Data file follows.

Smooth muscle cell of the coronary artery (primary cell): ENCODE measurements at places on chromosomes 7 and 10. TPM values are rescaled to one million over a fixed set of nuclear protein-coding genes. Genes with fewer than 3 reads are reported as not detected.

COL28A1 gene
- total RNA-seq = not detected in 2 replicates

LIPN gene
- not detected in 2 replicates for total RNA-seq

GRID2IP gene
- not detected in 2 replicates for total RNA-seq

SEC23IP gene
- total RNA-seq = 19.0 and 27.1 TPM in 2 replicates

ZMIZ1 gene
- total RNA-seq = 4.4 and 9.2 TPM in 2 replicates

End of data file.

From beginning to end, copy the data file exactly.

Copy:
Smooth muscle cell of the coronary artery (primary cell): ENCODE measurements at places on chromosomes 7 and 10. TPM values are rescaled to one million over a fixed set of nuclear protein-coding genes. Genes with fewer than 3 reads are reported as not detected.

COL28A1 gene
- total RNA-seq = not detected in 2 replicates

LIPN gene
- not detected in 2 replicates for total RNA-seq

GRID2IP gene
- not detected in 2 replicates for total RNA-seq

SEC23IP gene
- total RNA-seq = 19.0 and 27.1 TPM in 2 replicates

ZMIZ1 gene
- total RNA-seq = 4.4 and 9.2 TPM in 2 replicates